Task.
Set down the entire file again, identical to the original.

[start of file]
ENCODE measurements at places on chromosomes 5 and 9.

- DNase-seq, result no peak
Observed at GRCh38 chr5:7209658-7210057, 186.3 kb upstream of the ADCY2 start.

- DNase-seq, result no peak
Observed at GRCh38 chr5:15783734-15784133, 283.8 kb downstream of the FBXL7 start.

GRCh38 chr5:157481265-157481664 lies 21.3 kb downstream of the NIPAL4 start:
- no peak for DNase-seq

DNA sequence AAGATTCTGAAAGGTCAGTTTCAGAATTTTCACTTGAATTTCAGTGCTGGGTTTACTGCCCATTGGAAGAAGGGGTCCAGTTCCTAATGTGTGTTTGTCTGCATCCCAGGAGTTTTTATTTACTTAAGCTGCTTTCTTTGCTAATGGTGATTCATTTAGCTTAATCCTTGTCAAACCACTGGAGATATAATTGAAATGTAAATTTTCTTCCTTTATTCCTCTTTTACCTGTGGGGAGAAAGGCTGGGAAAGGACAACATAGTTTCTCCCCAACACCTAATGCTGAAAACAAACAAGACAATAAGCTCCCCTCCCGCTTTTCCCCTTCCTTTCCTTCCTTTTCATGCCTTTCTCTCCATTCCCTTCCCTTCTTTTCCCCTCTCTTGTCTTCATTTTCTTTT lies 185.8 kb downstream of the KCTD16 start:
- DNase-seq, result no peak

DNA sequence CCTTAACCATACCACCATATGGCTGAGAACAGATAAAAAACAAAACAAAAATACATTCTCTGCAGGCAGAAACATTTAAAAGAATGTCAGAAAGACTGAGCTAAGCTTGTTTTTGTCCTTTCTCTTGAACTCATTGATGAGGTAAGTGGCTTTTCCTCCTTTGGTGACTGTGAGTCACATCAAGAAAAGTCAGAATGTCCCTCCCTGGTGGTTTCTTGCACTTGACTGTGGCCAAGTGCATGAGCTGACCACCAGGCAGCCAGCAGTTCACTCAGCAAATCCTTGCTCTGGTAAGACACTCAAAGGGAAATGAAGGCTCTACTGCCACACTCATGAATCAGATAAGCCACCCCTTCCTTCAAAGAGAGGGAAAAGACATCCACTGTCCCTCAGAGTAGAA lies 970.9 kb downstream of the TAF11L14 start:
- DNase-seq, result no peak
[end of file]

ENCODE measurements at places on chromosomes 5 and 9.

- DNase-seq, result no peak
Observed at GRCh38 chr5:7209658-7210057, 186.3 kb upstream of the ADCY2 start.

- DNase-seq, result no peak
Observed at GRCh38 chr5:15783734-15784133, 283.8 kb downstream of the FBXL7 start.

GRCh38 chr5:157481265-157481664 lies 21.3 kb downstream of the NIPAL4 start:
- no peak for DNase-seq

DNA sequence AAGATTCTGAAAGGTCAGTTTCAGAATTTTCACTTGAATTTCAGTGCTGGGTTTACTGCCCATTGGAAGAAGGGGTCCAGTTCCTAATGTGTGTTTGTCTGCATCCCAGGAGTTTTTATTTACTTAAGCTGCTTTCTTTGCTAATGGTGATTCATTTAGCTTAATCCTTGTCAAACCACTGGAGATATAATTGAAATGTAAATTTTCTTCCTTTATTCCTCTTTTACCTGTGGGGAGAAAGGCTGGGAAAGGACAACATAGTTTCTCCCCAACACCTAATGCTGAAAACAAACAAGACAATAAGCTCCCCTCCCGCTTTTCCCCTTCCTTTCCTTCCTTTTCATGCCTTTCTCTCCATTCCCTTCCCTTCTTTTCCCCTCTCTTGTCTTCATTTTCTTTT lies 185.8 kb downstream of the KCTD16 start:
- DNase-seq, result no peak

DNA sequence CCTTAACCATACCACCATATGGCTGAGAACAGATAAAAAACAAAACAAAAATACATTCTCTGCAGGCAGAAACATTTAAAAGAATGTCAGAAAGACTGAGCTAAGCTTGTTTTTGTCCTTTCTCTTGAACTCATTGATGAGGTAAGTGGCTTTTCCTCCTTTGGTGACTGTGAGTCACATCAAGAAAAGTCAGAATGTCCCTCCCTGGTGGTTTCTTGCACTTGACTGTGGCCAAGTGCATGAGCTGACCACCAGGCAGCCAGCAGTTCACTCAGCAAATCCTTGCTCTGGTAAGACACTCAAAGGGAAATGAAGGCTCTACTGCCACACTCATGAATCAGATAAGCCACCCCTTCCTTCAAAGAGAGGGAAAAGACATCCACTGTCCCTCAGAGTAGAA lies 970.9 kb downstream of the TAF11L14 start:
- DNase-seq, result no peak